For a long time, I was satisfied with my ability to paint infantry, but not vehicles. I always felt like my armies’ tanks never quite were on the same level as the infantry models. A lot of that had to do with not knowing how to apply good weathering effects to them. Case and point, this Predator from my Lions Rampant Space Marines. There is some drybrushed brown around the tracks, but it's not really convincing, particularly on a vehicle that's painted white.
So, I spent some time practicing my technique on various large models, figuring out what needed to be done differently from painting infantry. Painting tanks is a totally different ball game than painting infantry, after all. Truly large flat surfaces dominate these pieces, and a lot of the tricks and techniques that make infantry models look good may not be especially applicable with vehicles. You can painstakingly blend each armored panel on a tank, just as you could on a smaller model, and have a brilliant looking finished product. But a vehicle done this way, despite being technically very well painted, doesn’t look “real.” Even armies which go to great lengths to maintain their equipment, such as Imperial Space Marines, are going to end up with some chipped paint, grit, and dirt on their vehicles, if only from just delivering them to the warzone.
The one thing I found was that an airbrush is ultimately a critical tool for really getting the most out of your vehicle models. For a long time, I was very resistant to buying an airbrush-- it felt like cheating to me, somehow. But despite several years of nay-saying airbrushing in favor of doing everything by hand, I have found that even a relatively inexpensive airbrush will drastically up the quality of your models without requiring much practice at all.
|Tamyia Weathering Master pigment set|
So, let’s look at the final stages of painting the Imperial Guard Leman Russ battle tank shown above. After painting it, drybrushing it to define the armor plates, and applying some rust effects using some orange-brown paint and a number of washes, it’s time to apply the initial grit and grime.
|Weathering pigment applied into the recesses around the vehicle.|
To begin weathering a model above and beyond what is possible with just brushing on some various shades of browns, I get out my weathering powder set. I have a set from Tamiya, but Forge World and Secret Weapon Miniatures make similar (and, as it turns out, much more accessible) products. They all work basically the same way. You take a fairly large old junk brush, and get some pigment on it. Then you dab it on the model where you want the pigment to go. Remember, precision in application makes it look less realistic, which is why I use a large brush.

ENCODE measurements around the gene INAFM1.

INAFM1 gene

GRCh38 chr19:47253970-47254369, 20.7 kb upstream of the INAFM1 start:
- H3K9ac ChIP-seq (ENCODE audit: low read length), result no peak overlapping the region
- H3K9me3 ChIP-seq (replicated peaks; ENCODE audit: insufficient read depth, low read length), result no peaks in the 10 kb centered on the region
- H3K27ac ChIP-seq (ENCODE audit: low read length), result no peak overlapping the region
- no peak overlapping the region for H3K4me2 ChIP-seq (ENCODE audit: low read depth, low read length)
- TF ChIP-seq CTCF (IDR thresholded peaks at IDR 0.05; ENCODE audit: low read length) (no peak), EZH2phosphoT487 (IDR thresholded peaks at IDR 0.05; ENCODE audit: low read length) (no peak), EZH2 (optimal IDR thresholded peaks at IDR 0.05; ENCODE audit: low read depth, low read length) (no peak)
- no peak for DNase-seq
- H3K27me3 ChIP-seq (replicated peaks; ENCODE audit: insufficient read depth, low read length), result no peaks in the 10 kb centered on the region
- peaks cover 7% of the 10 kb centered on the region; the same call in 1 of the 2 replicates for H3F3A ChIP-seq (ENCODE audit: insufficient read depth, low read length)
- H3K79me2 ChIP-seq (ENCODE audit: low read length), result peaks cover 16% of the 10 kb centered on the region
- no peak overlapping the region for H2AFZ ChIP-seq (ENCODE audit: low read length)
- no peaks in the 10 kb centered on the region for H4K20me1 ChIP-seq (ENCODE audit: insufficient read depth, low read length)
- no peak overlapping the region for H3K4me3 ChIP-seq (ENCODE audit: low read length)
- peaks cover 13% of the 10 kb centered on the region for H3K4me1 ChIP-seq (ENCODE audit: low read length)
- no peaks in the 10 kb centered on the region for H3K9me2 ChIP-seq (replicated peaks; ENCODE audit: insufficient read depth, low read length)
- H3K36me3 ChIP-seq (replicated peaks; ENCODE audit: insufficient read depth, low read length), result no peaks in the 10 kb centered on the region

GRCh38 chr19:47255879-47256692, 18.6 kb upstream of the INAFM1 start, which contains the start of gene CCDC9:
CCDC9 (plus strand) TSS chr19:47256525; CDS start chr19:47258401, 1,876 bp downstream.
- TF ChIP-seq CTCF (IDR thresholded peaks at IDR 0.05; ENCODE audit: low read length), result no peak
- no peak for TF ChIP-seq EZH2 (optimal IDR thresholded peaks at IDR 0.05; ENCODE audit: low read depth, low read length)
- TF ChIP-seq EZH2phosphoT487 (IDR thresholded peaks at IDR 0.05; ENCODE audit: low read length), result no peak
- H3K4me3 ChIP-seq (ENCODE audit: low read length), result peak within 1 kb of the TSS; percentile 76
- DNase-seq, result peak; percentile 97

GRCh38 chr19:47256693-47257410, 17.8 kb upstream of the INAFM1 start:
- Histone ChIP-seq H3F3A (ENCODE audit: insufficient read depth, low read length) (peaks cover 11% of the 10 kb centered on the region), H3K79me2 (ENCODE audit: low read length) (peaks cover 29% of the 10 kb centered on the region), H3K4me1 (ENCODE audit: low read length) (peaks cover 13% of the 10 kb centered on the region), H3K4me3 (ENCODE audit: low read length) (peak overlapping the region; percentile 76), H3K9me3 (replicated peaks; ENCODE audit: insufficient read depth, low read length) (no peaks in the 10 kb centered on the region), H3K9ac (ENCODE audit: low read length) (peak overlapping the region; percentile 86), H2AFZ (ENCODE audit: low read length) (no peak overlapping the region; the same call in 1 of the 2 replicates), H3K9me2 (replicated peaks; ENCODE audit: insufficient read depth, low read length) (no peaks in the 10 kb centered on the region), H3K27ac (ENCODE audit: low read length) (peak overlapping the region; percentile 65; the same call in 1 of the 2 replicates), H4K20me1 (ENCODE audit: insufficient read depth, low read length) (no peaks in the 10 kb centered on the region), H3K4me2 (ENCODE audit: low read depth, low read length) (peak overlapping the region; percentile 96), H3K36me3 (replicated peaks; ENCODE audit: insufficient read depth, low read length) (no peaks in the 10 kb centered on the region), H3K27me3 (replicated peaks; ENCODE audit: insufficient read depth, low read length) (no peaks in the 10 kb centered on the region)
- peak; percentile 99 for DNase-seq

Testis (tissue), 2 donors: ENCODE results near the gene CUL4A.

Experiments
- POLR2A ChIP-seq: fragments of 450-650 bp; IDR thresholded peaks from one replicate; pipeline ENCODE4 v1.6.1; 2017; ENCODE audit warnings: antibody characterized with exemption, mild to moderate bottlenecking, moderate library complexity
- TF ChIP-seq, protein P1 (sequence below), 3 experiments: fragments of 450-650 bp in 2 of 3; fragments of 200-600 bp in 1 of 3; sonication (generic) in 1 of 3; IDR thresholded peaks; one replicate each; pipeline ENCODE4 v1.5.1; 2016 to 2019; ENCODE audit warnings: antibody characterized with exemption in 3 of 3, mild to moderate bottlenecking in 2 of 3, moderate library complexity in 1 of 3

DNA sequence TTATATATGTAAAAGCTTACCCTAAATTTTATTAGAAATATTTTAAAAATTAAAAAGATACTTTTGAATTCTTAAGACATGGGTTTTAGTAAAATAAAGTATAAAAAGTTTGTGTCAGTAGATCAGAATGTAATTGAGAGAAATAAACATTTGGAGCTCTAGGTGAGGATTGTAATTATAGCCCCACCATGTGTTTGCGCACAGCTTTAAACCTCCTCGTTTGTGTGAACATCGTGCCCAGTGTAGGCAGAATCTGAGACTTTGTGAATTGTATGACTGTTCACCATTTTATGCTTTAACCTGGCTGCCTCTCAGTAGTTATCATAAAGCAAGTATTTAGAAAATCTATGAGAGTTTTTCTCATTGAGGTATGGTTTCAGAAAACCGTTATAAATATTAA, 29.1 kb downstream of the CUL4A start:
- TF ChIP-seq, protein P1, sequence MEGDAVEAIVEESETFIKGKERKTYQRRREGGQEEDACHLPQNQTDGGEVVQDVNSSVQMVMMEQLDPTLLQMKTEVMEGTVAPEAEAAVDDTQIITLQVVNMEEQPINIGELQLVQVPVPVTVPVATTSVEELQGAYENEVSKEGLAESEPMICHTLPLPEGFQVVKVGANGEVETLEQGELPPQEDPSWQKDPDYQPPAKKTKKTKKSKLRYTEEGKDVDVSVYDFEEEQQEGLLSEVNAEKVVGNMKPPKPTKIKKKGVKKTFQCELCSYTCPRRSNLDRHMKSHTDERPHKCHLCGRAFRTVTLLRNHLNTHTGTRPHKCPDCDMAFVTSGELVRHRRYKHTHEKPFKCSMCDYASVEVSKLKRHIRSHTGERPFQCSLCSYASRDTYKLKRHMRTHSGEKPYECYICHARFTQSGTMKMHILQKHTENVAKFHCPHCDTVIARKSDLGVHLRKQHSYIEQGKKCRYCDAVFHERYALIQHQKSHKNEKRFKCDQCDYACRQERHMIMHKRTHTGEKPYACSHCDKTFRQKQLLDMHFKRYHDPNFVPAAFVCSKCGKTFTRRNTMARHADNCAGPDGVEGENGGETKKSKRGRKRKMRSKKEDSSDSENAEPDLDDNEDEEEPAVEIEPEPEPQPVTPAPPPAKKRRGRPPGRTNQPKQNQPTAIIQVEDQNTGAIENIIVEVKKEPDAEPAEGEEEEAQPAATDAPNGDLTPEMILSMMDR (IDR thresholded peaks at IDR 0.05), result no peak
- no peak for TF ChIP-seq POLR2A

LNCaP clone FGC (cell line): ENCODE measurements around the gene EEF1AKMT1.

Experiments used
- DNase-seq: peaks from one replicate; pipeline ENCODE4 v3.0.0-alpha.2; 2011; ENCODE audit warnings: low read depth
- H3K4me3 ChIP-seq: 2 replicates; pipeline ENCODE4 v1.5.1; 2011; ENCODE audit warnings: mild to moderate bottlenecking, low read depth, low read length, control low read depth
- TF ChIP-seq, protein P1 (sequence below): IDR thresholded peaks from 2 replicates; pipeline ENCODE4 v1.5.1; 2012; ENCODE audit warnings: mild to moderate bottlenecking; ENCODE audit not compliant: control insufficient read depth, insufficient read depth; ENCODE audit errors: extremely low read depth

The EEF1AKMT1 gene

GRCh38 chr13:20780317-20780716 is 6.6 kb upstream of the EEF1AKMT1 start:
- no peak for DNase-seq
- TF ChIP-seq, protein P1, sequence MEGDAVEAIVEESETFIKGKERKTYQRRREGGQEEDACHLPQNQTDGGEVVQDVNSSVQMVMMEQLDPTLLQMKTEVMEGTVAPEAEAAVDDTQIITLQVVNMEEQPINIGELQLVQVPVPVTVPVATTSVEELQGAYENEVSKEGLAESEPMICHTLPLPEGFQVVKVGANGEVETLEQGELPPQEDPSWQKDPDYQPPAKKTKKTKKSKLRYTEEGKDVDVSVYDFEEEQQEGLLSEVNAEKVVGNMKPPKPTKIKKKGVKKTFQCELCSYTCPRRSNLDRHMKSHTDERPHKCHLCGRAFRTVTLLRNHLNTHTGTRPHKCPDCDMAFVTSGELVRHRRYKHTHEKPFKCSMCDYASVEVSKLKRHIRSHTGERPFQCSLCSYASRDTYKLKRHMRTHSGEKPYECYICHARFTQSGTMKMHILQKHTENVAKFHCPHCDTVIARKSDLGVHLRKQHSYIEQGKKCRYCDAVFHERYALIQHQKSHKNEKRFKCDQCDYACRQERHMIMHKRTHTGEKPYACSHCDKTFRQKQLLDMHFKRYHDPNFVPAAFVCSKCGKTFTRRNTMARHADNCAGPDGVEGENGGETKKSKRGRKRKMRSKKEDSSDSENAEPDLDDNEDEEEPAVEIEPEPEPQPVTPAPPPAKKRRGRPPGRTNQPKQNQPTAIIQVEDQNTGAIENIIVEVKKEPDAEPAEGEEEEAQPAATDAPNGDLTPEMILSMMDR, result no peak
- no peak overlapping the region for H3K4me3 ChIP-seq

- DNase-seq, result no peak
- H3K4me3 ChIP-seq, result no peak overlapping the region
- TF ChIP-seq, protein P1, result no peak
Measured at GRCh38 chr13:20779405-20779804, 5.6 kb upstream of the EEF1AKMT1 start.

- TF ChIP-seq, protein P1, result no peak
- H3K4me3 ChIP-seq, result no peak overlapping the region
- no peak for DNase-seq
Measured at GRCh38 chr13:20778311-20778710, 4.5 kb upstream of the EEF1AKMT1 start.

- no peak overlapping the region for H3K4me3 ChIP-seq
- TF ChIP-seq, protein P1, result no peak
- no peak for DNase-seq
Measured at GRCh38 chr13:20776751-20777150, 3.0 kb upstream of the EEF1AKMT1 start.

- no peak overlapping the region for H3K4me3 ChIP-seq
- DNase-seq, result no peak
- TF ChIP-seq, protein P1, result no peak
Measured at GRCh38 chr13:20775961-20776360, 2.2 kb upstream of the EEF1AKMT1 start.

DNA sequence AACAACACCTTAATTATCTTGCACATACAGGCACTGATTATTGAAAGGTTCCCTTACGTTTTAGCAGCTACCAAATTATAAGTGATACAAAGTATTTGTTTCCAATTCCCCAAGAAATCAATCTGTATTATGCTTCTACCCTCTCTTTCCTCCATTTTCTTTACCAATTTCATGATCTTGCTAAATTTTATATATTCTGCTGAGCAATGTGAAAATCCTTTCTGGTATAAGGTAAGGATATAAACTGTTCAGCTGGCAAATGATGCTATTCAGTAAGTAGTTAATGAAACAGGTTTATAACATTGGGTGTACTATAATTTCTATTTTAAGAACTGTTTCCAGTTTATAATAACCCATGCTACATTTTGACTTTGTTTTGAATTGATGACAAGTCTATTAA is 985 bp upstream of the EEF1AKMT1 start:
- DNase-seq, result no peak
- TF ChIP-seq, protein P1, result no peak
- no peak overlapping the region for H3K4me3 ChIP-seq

Now that we’ve got some pigment in the recesses and around where grit and grime will collect, I get out my airbrush. I blow some air on the model to brush off any excess weathering pigment, and then load the brush with the darkest color of brown that I want to apply to the model. In the image shown, I’m propping the model up with a paint pot, but that’s not necessary—just hold the tank at an angle so that the airbrush sprays paint onto the model in a direction that mud and dirt would naturally hit the vehicle as it moves forward.
|This is roughly what the spray should look like.|
You want to have a fairly large spray pattern, with a relatively low density. Go over each area with the airbrush until you have the beginnings of a dirty look, focusing particularly around the bottom of the vehicle, the treads, and underneath any outcroppings such as the sponsons.
|After applying the first brown layer, you should have something along these lines.|
Then, select a lighter shade of brown, or mix in a bone color such as RMS Aged Bone or GW Ushabti Bone with your first color. Tighten the spray pattern, but keep the same air flow and spray density. Go over the areas from the last step using this lighter color, but keep the application closer to the edges of the model. The airbrush will naturally blend the colors, and specks of the lighter color will provide both a convincing dust effect and the appearance of mud splatter.
|After the second layer, focusing around the edges of the treads and covering parts of the first layer.|
That’s it. Easy, right?